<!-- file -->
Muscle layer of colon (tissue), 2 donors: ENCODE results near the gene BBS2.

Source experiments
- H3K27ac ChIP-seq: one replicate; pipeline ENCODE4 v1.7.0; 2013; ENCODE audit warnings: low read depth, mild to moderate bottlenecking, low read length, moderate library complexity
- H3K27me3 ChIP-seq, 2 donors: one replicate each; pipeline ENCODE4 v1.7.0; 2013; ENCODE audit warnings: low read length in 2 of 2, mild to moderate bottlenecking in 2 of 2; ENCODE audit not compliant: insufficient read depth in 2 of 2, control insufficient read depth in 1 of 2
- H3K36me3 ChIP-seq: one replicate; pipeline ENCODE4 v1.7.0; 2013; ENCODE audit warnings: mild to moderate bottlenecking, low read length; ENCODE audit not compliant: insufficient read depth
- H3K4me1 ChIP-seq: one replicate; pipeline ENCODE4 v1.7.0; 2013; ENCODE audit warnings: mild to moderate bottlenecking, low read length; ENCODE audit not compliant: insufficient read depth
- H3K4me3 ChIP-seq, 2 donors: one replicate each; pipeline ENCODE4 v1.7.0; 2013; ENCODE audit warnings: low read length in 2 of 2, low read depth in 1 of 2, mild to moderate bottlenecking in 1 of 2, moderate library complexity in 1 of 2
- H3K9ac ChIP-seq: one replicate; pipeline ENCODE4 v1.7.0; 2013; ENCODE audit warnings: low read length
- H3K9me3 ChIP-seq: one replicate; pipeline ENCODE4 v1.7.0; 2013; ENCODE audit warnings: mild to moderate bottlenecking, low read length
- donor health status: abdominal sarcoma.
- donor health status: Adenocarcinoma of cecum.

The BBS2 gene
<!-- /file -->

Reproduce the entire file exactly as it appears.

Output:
Muscle layer of colon (tissue), 2 donors: ENCODE results near the gene BBS2.

Source experiments
- H3K27ac ChIP-seq: one replicate; pipeline ENCODE4 v1.7.0; 2013; ENCODE audit warnings: low read depth, mild to moderate bottlenecking, low read length, moderate library complexity
- H3K27me3 ChIP-seq, 2 donors: one replicate each; pipeline ENCODE4 v1.7.0; 2013; ENCODE audit warnings: low read length in 2 of 2, mild to moderate bottlenecking in 2 of 2; ENCODE audit not compliant: insufficient read depth in 2 of 2, control insufficient read depth in 1 of 2
- H3K36me3 ChIP-seq: one replicate; pipeline ENCODE4 v1.7.0; 2013; ENCODE audit warnings: mild to moderate bottlenecking, low read length; ENCODE audit not compliant: insufficient read depth
- H3K4me1 ChIP-seq: one replicate; pipeline ENCODE4 v1.7.0; 2013; ENCODE audit warnings: mild to moderate bottlenecking, low read length; ENCODE audit not compliant: insufficient read depth
- H3K4me3 ChIP-seq, 2 donors: one replicate each; pipeline ENCODE4 v1.7.0; 2013; ENCODE audit warnings: low read length in 2 of 2, low read depth in 1 of 2, mild to moderate bottlenecking in 1 of 2, moderate library complexity in 1 of 2
- H3K9ac ChIP-seq: one replicate; pipeline ENCODE4 v1.7.0; 2013; ENCODE audit warnings: low read length
- H3K9me3 ChIP-seq: one replicate; pipeline ENCODE4 v1.7.0; 2013; ENCODE audit warnings: mild to moderate bottlenecking, low read length
- donor health status: abdominal sarcoma.
- donor health status: Adenocarcinoma of cecum.

The BBS2 gene